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FIFA Annual Report: $10m Set Aside for Sustainability Projects Over the Next Four Years

During 2017, $3.9m was spent on 99 community-based sustainability projects (Credit: FIFA)

During 2017, $3.9m was spent on 99 community-based sustainability projects (Credit: FIFA)

FIFA has set aside $10m for its sustainability, human rights and anti-discrimination programme over the next four years, according to the organisation’s annual report.

The sum is part of a wider $2.3bn investment budget for development and education for the 2019-2022 cycle.

Of that budget, the majority ($1.3bn) will be allocated to member associations. Development and educational programmes – of which sustainability is included – will receive $223m overall over the course of the four-year period.

Women’s football development will gain a $67m investment, while $65m will go towards the FIFA World of Football Museum (see full investment in article).

In 2019, $2m of the $579m budget set aside for development and education will go towards FIFA’s sustainability, human rights and anti-discrimination programme (see in article).

The world football governing body’s report also revealed that it had contributed $3.9m to supporting 99 community-based sustainability projects in 55 countries during the course of 2017.

However, the news is likely to be overshadowed by the announcement that North America’s bid to host the 2026 World Cup has been successful.

With several LEED-certified stadiums already built to host the matches, plus an extensive carbon, waste and sustainable procurement strategy, bid organisers promised that the tournament (which will be hosted in the US, Mexico and Canada) will “set new standards” on sustainable event management.

Morocco, which also threw its hat into the ring to host the tournament, misses out despite putting economic and environmental sustainability at the heart of its bid. The bidding committee for the North African nation pledged procurement in line with ISO 20400 standards, biodiversity legacy and the creation of a Sustainable Development Committee.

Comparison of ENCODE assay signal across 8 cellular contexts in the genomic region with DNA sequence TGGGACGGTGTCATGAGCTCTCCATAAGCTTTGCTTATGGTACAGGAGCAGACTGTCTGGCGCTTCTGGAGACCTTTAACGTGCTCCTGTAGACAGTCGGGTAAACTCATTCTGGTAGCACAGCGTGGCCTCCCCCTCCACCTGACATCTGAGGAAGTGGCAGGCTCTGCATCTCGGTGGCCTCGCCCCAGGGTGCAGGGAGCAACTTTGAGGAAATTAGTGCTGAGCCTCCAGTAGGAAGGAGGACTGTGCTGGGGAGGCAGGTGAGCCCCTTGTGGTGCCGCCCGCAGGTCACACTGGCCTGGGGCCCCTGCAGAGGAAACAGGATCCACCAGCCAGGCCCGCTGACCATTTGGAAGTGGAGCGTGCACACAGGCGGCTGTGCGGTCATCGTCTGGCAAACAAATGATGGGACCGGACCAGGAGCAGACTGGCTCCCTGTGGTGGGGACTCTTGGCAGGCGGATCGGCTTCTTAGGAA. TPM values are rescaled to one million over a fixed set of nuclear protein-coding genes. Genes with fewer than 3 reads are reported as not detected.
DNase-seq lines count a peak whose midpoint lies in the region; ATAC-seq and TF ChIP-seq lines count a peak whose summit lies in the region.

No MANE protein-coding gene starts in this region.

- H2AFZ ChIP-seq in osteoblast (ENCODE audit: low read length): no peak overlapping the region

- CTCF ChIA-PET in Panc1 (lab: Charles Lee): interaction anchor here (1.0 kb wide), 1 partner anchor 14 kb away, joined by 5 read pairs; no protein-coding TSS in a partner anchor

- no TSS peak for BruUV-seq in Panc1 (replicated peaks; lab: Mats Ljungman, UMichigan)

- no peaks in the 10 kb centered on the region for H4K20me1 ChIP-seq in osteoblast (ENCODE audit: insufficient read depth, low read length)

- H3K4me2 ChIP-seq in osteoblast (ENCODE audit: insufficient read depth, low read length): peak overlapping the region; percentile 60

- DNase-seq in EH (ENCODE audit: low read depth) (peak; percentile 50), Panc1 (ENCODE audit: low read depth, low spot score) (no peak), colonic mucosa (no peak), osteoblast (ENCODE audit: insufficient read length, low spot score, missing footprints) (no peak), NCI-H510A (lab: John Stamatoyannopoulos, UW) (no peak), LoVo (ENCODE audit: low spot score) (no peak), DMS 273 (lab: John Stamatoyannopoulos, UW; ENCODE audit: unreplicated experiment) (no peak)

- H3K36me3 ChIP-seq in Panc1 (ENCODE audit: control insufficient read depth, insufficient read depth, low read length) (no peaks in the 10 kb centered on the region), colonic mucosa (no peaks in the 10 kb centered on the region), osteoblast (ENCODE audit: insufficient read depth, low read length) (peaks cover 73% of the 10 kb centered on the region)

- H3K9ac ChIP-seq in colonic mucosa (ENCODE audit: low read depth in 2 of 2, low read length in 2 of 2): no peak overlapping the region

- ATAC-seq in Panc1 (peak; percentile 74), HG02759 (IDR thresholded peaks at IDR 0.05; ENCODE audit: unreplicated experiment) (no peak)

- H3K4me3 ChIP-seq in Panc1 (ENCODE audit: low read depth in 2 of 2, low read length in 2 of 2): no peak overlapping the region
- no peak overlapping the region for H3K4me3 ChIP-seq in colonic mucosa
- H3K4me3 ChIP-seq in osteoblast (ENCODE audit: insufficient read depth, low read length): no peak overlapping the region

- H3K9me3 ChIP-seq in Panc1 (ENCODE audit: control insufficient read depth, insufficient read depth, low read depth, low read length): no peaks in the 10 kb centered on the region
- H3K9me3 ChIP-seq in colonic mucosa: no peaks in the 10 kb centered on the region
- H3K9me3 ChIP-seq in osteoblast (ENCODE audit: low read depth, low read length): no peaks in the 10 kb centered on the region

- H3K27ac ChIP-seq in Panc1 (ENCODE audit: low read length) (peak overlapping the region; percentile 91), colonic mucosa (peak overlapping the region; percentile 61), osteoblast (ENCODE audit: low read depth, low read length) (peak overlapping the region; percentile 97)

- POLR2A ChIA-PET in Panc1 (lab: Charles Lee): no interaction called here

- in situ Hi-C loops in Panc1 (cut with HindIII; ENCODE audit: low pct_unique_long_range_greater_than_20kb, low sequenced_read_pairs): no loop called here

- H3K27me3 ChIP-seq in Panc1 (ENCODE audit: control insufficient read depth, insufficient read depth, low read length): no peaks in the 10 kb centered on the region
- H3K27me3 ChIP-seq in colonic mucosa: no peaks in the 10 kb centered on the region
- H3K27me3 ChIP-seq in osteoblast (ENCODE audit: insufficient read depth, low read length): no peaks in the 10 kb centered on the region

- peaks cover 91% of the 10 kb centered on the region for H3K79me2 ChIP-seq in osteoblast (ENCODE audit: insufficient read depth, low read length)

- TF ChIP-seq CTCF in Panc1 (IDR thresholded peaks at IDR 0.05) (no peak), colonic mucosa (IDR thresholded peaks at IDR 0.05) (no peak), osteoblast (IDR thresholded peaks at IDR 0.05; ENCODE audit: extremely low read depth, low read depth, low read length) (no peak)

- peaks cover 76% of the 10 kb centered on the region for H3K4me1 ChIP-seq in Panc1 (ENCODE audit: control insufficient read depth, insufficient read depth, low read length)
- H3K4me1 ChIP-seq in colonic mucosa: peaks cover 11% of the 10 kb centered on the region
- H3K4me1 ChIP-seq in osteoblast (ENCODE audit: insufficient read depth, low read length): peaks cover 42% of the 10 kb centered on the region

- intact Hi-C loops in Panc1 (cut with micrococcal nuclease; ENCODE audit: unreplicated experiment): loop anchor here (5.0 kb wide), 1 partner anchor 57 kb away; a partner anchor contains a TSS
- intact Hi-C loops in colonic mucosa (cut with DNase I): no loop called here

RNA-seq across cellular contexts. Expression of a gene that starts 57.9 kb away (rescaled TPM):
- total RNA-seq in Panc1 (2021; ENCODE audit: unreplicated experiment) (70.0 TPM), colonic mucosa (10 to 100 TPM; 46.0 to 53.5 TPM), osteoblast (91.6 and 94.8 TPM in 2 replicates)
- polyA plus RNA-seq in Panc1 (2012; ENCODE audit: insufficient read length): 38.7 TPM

However, its plan to build legacy modular stadiums – temporary structures that can be downgraded or demolished following the tournament, with materials donated to other projects – was described by FIFA an “inherently risky”.

Read full article here.

World Cup Fans Encouraged to Offset Emissions with Ticket Giveaway

Travelling fans are expected to be responsible for 75% of the carbon emissions generated during the World Cup (Credit: Getty Images via FIFA)

Travelling fans are expected to be responsible for 75% of the carbon emissions generated during the World Cup (Credit: Getty Images via FIFA)

Ticket holders for this year’s FIFA World Cup have the chance of winning tickets for the final if they take part in a campaign to offset their carbon footprint.

As part of its Climate Action Campaign, the world football governing body will offset 2.9 tonnes of carbon emissions for every person that signs up by investing in projects that remove or prevent emissions.

Fans travelling to Russia for the tournament are expected to account for 74.7% of the 2.1 millions tonnes of carbon dioxide that the event is likely to generate.

Where emissions cannot be eliminated, FIFA and the local organising committee will fund other verified low-carbon projects in Russia and overseas.

World Cup ticket holders can sign up for the initiative at FIFA.com, and will instantly enter a prize draw for the tickets.

During the World Cup, fans will also be encouraged to use public transport, with their match tickets doubling up as transport tickets.

Read the full article here.

UEFA Calls Attention to the ‘Significant Issue’ of Making Sport Sustainable

By Climate Action Programme

2018.05.10-UEFA Sustainable Sport-IMAGE

UEFA, football’s governing body in Europe, has released a new report emphasising the urgent need to make sport more sustainable.

The report, called Playing for our Planet, was produced with the World Wildlife Fund (WWF) and contains examples of how making the transition to sustainability is both necessary and comes with major benefits.

The upsides of embedding sustainability include reduced costs from efficiency savings; reduced impacts from climate change; and greater innovation in infrastructure and operations.

Sport has a unique ability to engage tens of millions of people around the world; the report makes clear that if clubs and institutions accelerate their efforts then their reach will be “unparalleled”.

However, as the report makes clear few sports bodies “can truly say they are tackling sustainability in full.” World Sailing is one of them, and it has created a sustainability strategy with clear objectives. These are underlined by three pillars: environmental, social and economic. Its work to incorporate sustainability across all associations within its 146 member countries recently earned the federation an international accreditation.

Read the full article.

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